(Host) For years, the quest for high speed internet has been a top priority in Vermont.
Dozens of providers have joined the race to put the state on an equal competitive footing with the rest of the high-tech world. Then last year, the federal government added a game changer: Some $200 million in stimulus funds for internet infrastructure, to be implemented by a few successful applicants.
One of those applicants, SoverNet Communications, will soon break ground on an ambitious 700 mile fiber optic grid. So why isn’t everybody happy?
VPR’s Susan Keese reports.
(Keese) Laura Sibelia directs the Mount Snow Region Chamber of Commerce. She’s had conversations with visitors who would love to work in Vermont, if only the internet capacity met their needs.
She mentions a second home owner in Dover who runs a computer service for resorts.
(Sibilia) "They could bring a couple more jobs here if they could bring the servers here. But they can’t cause they have to have redundant technology and you can’t get the bandwidth."
(Keese) That’s why Sibilia has worked hard to get the schools in her region to sign on to SoverNet’s FiberConnect project.
Fiber Connect is a public-private Partnership between SoverNet and the VTA, the Vermont Telecommunications Authority, to bring a fiber optic "backbone" into even the most remote regions.
The network will link more than 300 "anchor" institutions in southern, central and northeastern Vermont, including all schools that choose to sign on.
The strategy has its critics, including Loredo Sola of E.C. Fiber.
(Sola) "When you’re building a broadband infrastructure, you need to connect to all the homes and businesses in the community in order to stimulate community wide economic growth, rather than just a few businesses that are already served by existing carriers."
(Keese) E.C. Fiber, a 23-town consortium of central Vermont towns, has been struggling without subsidies to bring fiber to every dwelling.
Sola sees the SoverNet Project as competition.
The federally-backed plan is supposed to make it cheaper for other providers to extend service from the institutional anchors to individual businesses and homes.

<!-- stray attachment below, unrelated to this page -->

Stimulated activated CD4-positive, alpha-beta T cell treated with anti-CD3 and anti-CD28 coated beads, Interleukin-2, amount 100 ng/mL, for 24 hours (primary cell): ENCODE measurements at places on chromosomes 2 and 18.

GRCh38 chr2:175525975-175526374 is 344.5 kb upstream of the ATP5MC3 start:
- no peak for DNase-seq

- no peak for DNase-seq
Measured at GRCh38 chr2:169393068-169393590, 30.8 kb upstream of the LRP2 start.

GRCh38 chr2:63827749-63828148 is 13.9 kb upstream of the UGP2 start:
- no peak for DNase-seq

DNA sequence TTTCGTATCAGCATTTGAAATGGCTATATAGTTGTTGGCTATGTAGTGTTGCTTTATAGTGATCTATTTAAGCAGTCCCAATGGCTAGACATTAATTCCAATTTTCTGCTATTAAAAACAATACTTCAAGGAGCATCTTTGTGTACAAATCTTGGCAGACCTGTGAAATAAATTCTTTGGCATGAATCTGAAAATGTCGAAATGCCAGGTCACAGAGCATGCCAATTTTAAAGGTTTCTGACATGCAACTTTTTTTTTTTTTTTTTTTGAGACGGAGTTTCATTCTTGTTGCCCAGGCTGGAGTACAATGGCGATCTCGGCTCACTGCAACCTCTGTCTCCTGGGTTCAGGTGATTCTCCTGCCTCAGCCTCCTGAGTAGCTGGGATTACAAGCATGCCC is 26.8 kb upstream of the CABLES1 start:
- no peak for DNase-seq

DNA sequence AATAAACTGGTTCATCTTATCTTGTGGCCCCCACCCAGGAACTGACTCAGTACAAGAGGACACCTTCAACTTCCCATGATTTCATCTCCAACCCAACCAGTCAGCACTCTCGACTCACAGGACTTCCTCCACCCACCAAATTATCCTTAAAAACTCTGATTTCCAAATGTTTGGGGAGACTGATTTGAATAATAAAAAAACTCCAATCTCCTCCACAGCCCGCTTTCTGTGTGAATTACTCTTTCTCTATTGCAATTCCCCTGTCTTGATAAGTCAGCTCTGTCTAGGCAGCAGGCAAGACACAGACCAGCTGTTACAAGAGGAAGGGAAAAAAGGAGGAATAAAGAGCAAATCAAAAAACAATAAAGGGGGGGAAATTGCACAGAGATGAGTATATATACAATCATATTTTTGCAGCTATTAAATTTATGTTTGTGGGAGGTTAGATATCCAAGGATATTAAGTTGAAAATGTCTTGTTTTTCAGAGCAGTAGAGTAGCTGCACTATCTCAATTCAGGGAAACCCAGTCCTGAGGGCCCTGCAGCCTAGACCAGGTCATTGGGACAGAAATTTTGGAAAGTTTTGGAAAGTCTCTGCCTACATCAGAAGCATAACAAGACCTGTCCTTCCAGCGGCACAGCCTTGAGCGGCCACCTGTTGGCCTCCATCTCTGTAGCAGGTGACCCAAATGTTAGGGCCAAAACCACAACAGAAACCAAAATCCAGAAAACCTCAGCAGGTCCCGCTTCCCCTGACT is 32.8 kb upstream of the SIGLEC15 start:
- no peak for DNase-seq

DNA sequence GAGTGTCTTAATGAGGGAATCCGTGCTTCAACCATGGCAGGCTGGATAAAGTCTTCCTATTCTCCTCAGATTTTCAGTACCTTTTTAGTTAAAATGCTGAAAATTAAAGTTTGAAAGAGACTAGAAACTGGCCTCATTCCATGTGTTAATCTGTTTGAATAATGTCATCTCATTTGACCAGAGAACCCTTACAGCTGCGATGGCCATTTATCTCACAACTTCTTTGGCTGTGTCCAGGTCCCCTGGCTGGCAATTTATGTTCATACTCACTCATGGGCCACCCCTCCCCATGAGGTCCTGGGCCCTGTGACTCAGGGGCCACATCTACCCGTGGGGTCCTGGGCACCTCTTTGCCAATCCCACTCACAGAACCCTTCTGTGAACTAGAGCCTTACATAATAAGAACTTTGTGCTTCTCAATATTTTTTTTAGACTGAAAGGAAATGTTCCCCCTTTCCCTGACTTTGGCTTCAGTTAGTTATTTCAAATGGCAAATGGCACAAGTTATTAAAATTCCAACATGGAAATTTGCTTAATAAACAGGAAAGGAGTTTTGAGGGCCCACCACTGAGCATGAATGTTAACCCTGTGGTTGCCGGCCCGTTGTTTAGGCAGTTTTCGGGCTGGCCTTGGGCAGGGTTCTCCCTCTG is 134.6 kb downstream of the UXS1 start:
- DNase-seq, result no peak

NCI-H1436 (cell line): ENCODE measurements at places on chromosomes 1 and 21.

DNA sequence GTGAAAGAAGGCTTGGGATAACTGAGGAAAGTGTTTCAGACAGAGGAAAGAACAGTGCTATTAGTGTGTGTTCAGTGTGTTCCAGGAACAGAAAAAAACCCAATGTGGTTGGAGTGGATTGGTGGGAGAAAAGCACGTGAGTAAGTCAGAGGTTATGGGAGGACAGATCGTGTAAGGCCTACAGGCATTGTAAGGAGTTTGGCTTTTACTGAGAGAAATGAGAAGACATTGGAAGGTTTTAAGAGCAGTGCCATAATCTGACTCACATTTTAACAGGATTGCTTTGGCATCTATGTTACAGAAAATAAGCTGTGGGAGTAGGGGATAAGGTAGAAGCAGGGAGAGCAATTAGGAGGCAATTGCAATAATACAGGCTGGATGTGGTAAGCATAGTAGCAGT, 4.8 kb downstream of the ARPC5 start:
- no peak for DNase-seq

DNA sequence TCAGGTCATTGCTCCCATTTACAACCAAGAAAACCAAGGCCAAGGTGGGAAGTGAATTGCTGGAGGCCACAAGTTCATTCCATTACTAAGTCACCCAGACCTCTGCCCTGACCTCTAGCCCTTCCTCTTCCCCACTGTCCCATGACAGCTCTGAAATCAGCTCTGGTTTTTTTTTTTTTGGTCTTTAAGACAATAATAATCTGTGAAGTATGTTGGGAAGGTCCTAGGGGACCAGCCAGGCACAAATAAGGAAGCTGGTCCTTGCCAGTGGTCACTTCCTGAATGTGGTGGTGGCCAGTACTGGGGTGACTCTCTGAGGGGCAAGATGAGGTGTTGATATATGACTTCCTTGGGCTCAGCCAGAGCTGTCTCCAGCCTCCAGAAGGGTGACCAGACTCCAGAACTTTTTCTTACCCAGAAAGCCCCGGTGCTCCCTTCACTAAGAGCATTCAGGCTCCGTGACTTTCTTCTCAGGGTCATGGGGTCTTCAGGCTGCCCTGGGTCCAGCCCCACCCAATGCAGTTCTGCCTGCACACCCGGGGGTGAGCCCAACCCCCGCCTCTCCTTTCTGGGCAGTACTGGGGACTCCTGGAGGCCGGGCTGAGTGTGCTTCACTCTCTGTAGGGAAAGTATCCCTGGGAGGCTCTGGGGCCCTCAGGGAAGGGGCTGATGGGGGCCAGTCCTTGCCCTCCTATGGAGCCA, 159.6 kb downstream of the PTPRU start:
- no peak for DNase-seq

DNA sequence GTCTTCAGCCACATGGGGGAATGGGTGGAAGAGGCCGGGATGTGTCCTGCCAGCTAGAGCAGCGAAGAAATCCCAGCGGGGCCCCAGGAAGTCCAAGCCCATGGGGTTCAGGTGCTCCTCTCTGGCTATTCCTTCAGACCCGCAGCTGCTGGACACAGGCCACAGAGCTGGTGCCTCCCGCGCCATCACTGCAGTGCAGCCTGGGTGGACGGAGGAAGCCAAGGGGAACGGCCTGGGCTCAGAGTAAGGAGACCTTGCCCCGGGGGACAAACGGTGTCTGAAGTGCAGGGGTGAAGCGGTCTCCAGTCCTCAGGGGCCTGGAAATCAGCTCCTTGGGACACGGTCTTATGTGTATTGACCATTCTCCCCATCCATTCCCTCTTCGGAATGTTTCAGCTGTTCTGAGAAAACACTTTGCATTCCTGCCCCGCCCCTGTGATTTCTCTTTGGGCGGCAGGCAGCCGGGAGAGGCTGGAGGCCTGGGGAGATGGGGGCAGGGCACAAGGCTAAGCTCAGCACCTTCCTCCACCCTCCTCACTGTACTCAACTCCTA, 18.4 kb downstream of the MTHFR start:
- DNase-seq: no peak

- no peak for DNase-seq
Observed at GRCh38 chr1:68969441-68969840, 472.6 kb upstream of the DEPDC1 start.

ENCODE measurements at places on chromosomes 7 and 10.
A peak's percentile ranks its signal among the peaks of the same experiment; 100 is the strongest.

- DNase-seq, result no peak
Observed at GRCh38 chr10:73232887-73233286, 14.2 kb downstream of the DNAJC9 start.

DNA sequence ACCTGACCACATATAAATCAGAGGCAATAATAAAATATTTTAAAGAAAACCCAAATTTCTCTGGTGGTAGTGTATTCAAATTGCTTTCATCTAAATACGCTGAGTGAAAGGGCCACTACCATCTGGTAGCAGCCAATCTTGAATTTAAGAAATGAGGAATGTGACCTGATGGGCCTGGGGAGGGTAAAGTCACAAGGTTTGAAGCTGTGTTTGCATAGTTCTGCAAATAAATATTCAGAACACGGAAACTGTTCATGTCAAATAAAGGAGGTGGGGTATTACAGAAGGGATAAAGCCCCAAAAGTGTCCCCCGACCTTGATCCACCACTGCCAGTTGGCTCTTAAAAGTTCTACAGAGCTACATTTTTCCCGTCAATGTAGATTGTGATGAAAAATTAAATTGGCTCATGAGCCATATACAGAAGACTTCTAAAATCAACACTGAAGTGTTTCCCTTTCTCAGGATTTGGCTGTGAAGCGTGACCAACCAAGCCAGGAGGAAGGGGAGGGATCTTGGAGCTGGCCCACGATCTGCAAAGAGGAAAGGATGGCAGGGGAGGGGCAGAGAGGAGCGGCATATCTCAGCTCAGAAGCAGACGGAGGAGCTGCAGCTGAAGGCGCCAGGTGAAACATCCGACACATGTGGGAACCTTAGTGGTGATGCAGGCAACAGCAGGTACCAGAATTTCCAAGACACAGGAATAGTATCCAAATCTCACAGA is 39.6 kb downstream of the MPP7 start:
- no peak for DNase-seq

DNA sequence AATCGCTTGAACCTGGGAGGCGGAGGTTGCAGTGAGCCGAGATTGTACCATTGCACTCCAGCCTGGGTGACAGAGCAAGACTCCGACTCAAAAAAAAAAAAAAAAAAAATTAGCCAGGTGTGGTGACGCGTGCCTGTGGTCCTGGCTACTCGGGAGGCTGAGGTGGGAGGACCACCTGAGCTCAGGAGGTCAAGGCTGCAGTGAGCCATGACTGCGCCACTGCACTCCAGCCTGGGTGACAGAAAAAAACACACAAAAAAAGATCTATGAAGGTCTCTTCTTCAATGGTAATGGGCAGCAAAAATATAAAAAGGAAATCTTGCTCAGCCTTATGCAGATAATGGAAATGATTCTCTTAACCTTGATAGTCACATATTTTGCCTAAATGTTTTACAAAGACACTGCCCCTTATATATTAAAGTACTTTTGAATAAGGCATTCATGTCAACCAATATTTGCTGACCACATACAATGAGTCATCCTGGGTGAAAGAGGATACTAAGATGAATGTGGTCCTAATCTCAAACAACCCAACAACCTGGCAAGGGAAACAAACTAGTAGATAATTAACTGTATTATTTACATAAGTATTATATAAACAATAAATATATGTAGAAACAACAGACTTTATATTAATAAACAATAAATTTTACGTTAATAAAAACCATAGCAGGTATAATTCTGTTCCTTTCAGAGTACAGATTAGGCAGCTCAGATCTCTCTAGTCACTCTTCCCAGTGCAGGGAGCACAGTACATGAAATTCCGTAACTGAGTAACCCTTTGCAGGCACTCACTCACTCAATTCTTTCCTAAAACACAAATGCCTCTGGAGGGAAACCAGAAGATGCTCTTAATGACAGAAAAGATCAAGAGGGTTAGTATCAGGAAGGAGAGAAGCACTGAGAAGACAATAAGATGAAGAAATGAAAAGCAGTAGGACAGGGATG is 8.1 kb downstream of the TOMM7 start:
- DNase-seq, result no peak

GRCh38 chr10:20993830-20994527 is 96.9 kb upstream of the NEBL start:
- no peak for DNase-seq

SoverNet will own the infrastructure but is required to provide bandwidth at wholesale cost to providers who extend the service outward.
Loredo Sola is skeptical. He says he’s already lost one institutional contract to the SoverNet project. He says that’s forced E.C. Fiber to scrap its plans to serve smaller users in the area.
(Sola) "Because they’re taking away major institutional customers in our area. So that means that we no longer get the revenue from that major educational institution."
(Keese) VTA director Chris Campbell says the template for the SoverNet project was originated by the U.S. Department of Commerce.
(Campbell) "We had to apply to the program the way it was written, not the way we wished that it was written."
(Keese) Campbell also says the capacity the new network will bring to schools will transform education in Vermont, enabling distance learning, and other uses that haven’t yet been imagined.
But Sibilia, of the Mount Snow Chambers, says it’s been a hard sell getting some districts to sign on to the new, more costly service.
She says most schools already have some type of Internet and they don’t understand why they should pay more for something they think they already have.
Meanwhile, tensions continue as providers with and without subsidies race to bring the 21st century to every corner of Vermont.
For VPR news, I’m Susan Keese.